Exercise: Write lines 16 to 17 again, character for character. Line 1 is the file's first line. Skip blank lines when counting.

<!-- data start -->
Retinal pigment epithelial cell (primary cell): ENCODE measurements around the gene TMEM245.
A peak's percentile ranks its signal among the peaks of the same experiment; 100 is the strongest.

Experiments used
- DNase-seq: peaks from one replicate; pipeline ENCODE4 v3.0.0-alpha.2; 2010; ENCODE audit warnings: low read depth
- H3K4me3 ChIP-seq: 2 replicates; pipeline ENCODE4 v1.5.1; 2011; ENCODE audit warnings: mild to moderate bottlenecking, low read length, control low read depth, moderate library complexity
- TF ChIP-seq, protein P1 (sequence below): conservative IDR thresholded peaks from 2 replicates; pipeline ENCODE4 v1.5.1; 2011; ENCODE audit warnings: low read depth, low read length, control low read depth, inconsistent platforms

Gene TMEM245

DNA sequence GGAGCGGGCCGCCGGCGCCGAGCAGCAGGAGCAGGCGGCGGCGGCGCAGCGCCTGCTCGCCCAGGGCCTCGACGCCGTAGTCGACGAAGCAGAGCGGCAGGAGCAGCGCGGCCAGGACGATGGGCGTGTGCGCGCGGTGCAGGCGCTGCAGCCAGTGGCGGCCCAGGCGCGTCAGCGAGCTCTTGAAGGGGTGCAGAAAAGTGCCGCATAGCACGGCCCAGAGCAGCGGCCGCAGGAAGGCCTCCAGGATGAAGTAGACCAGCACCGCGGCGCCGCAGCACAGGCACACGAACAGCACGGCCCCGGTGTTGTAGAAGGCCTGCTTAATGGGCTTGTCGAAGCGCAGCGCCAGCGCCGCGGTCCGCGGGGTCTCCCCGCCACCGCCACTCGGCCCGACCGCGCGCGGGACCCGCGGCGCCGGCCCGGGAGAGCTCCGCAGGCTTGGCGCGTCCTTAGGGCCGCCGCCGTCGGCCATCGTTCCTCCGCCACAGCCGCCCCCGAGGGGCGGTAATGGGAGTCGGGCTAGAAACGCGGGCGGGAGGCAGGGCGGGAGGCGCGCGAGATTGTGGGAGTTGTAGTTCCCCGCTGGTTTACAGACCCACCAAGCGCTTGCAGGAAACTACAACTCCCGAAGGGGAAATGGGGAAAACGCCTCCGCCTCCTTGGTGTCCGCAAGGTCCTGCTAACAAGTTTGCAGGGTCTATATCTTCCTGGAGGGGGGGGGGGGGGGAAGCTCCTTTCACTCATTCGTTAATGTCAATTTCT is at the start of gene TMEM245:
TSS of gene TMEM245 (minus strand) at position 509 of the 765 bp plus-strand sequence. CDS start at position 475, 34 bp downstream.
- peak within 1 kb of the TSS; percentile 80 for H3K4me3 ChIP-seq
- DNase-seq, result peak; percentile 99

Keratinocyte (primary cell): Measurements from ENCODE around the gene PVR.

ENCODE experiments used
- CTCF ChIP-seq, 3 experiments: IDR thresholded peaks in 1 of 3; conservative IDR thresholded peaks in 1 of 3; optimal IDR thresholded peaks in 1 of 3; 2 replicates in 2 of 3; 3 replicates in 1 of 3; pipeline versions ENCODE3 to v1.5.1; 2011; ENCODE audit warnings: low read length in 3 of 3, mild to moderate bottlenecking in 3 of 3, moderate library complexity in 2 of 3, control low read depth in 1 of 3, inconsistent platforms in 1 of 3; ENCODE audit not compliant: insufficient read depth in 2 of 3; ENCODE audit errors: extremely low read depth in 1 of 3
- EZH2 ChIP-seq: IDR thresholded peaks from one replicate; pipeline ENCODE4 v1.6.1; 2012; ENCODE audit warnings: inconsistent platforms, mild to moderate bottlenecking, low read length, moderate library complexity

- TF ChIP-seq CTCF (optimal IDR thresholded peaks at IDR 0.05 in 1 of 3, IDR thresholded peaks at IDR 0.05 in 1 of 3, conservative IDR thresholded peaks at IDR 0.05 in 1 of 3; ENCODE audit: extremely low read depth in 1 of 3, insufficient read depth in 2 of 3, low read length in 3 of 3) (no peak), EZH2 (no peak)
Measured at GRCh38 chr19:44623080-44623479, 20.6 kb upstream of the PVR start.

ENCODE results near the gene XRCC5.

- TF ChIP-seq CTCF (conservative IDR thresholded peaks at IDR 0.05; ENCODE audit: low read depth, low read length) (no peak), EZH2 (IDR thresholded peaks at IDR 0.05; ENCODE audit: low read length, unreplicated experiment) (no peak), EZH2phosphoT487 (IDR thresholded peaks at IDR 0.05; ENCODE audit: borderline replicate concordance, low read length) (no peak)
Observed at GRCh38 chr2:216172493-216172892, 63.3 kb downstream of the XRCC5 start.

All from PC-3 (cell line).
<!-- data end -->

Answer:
- TF ChIP-seq CTCF (optimal IDR thresholded peaks at IDR 0.05 in 1 of 3, IDR thresholded peaks at IDR 0.05 in 1 of 3, conservative IDR thresholded peaks at IDR 0.05 in 1 of 3; ENCODE audit: extremely low read depth in 1 of 3, insufficient read depth in 2 of 3, low read length in 3 of 3) (no peak), EZH2 (no peak)
Measured at GRCh38 chr19:44623080-44623479, 20.6 kb upstream of the PVR start.